Moonlit Vineyard "Very few wine lovers, unless they also live in the heart of wine country, ever get to see a sight such as this. I love the way the moonlight has transformed what might be a rather ordinary view into something much more sculptural and emotional."-- Alder INSTRUCTIONS: Download this image by right-clicking (Mac users, click and hold) on the image and selecting "save link as" or "save target as" and then select the desired location on your computer to save the image. Mac users can also just click the image and drag it to your desktop. To... continue reading


Hospice Du White Rhones

Last weekend was the 15th Annual Hospice du Rhone festival, an event that every year draws a couple of thousand people to Paso Robles to learn, drink, and to celebrate wines of (or in the style of) the Rhone Valley. This was my first year attending the event (it's usually not held at a good time of year for me, but this year I got lucky), and I was excited at the opportunity to attend an event that incorporated Rhone wines from outside of California. As regular attendees know, the French and the Australians show up loaded for bear, and... continue reading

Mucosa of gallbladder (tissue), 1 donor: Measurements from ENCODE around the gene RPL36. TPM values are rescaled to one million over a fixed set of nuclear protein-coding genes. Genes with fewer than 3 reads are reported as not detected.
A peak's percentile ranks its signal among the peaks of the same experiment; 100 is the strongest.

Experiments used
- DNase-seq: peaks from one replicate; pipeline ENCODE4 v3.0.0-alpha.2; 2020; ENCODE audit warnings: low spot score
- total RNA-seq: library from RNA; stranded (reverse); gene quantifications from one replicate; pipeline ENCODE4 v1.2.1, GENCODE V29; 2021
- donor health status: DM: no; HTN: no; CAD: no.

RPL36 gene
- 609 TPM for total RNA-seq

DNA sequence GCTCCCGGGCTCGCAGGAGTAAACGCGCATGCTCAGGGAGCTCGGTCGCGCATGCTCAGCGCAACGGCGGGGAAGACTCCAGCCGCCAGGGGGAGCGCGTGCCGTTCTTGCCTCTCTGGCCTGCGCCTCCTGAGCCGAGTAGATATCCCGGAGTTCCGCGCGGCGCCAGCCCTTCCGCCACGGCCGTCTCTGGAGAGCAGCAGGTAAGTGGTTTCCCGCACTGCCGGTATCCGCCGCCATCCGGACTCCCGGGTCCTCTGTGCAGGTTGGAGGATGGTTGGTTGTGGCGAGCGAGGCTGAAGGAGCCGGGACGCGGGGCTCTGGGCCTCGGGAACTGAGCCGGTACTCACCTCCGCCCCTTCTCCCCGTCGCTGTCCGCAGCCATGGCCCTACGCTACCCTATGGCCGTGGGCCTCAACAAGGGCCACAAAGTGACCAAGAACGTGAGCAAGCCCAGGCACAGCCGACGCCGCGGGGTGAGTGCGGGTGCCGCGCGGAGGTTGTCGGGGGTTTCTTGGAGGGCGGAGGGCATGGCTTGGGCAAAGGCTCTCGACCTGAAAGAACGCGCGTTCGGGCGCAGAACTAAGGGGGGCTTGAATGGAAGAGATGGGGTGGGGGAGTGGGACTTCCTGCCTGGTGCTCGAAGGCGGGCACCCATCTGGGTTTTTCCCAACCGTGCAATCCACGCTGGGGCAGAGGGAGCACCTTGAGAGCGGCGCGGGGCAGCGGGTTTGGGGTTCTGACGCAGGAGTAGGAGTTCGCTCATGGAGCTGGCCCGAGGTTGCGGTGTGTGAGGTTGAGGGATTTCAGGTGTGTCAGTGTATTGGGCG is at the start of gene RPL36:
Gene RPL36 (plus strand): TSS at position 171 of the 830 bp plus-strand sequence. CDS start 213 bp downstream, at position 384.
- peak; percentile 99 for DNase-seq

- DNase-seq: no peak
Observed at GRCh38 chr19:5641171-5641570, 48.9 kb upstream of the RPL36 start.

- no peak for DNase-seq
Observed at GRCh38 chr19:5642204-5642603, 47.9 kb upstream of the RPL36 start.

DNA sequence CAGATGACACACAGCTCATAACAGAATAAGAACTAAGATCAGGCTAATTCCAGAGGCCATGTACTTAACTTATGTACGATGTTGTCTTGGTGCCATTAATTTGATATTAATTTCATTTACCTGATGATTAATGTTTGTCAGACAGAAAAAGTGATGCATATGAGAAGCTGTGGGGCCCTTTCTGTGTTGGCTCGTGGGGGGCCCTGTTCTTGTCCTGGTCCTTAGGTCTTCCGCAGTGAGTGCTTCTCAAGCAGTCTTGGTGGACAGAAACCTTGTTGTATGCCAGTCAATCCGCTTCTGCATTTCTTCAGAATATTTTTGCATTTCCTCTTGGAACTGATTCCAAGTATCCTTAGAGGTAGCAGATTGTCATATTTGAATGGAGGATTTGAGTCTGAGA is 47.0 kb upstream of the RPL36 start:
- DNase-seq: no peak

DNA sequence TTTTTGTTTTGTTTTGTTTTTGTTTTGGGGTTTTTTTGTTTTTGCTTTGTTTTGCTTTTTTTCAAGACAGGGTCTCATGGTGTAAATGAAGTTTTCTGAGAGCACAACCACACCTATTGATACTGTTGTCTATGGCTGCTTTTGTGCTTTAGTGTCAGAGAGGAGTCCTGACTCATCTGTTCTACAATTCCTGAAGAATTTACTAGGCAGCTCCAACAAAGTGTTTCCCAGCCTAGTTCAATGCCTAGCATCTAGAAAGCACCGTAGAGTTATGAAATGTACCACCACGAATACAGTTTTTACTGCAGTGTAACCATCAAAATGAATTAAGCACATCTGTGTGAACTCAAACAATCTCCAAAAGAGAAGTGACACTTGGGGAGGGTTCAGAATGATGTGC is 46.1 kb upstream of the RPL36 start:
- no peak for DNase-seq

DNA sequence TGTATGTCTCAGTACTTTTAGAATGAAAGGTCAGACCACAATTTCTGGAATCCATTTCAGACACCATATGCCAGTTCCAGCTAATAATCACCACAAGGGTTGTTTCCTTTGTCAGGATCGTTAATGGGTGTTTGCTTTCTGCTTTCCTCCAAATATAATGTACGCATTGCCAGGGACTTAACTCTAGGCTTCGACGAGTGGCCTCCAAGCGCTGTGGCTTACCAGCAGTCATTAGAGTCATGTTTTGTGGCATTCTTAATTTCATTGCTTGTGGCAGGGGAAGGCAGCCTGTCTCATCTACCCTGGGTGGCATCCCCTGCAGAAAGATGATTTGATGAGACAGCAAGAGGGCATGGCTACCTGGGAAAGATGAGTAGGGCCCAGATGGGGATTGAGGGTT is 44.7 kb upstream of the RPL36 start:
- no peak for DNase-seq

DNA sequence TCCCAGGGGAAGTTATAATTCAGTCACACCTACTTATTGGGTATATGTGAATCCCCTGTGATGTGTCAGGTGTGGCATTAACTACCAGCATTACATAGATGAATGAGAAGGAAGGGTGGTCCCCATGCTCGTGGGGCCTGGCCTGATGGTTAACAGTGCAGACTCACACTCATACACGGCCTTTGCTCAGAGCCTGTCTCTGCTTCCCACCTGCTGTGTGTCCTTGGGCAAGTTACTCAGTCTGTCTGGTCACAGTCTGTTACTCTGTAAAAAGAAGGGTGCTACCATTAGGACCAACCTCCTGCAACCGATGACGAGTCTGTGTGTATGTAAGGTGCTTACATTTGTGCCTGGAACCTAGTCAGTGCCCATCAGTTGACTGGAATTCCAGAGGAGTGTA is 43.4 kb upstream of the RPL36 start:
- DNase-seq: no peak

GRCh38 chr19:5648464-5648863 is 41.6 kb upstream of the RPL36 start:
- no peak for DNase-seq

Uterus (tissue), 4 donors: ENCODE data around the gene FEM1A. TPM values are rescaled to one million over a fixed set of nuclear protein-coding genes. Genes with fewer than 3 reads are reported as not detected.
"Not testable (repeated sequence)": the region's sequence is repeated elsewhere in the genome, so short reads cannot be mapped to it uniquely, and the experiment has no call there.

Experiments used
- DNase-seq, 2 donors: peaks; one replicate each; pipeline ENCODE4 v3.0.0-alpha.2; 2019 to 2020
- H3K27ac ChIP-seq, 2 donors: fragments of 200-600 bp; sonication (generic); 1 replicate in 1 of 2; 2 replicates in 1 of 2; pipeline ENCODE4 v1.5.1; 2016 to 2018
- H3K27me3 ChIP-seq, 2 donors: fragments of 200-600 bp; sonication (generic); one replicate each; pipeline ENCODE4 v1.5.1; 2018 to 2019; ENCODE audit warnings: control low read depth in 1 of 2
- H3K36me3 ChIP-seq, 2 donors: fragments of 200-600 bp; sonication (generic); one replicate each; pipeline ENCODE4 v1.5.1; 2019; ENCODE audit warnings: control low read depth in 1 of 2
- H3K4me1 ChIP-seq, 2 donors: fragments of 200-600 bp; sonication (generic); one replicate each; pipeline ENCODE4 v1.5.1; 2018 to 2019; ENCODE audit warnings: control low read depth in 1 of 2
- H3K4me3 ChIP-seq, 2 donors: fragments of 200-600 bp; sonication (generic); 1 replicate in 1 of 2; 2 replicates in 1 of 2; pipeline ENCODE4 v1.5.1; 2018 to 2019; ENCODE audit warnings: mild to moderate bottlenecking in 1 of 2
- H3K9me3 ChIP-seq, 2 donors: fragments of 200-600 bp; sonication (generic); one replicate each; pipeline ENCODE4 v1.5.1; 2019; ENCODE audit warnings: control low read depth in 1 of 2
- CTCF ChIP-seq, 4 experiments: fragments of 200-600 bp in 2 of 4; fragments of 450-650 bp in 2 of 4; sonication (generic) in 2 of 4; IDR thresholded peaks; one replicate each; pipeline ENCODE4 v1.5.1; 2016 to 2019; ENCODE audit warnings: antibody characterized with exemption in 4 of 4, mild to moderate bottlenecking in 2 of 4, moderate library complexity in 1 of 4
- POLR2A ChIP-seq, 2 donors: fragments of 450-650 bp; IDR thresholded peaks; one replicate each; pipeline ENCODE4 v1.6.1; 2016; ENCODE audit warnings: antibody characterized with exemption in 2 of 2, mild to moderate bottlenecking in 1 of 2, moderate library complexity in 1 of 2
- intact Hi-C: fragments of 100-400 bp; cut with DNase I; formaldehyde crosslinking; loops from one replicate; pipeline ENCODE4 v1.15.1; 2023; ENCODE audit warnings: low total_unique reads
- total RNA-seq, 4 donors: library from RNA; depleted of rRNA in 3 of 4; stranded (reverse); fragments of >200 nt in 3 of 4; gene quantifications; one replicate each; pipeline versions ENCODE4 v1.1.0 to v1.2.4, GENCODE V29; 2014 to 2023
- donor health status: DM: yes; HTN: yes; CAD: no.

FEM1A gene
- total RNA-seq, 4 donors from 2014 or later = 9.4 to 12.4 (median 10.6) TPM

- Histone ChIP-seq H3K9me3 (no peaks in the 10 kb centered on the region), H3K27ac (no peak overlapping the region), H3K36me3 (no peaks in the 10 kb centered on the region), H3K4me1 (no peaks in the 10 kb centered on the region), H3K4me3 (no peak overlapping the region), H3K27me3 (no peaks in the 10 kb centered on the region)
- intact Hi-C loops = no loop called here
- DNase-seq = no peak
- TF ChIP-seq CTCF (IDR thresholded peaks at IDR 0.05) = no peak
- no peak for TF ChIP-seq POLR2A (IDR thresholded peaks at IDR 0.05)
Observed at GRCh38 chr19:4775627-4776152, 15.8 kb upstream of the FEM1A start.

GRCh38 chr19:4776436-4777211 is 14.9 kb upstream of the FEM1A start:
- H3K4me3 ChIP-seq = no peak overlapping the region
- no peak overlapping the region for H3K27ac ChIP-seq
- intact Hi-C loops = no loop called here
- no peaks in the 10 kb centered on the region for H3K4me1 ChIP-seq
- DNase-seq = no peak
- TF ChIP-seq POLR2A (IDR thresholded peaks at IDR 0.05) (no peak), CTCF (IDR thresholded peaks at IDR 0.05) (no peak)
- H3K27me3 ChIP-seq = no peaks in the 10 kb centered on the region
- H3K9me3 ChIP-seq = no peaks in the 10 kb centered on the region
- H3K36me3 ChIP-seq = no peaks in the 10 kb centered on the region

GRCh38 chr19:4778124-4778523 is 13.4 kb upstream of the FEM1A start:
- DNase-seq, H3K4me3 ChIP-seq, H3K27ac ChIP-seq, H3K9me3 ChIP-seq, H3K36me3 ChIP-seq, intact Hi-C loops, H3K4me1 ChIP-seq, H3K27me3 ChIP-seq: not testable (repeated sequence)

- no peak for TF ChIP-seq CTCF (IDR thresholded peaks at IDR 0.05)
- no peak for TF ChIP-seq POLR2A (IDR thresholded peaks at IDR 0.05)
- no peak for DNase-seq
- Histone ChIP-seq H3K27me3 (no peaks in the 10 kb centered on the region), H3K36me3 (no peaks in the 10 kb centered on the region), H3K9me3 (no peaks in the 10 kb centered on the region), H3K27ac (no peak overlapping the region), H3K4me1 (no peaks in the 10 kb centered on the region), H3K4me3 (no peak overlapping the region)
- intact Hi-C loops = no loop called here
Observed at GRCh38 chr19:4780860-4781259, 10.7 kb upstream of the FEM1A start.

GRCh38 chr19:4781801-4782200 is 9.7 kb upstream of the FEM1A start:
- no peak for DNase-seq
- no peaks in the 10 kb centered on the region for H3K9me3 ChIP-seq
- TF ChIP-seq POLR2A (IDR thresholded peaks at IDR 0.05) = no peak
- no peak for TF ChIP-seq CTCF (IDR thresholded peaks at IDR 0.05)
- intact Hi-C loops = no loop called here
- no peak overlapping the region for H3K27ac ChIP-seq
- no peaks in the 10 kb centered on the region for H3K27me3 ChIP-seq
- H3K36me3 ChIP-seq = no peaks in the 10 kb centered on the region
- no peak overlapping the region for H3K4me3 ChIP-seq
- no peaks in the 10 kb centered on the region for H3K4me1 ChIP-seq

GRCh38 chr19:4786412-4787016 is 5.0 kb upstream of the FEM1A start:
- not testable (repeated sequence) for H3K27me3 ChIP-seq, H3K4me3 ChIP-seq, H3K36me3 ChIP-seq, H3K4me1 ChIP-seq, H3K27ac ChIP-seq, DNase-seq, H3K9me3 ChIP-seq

2004 Remelluri Bianco, Rioja, Spain

It's hard not to be jealous sometimes of the old world wine producers. While new world winemakers, and those pioneering winegrowing in new regions of the world have to make their own stories as they go, winemakers from the old world have plots of land that speak volumes already. Who needs marketing when you've got 10th century grape crushing equipment carved from stone by Hieronymite monks on your property? You could work on branding, but why do that when you've got seven centuries of grape growing history you can point to? The Remelluri estate is blessed with such history.... continue reading


Anderson Valley Pinot Festival: May 18-19th, 2007

You'd have to be dead or sleeping under a rock somewhere to not know that Pinot Noir is the hottest wine on the market at the moment (except in small circles where people are still swooning over the 2005 Bordeaux). Pinot grape prices are through the roof, which means that Pinot Noir prices are steadily climbing, and with some California Pinot Noir now fetching scores above 96 points in the Wine Spectator, the public appreciation for this grape has reached a fever pitch. This means, of course, that there's never been a more perfect time for a festival dedicated... continue reading


San Francisco Wine Bar: Incanto Restaurant and Wine Bar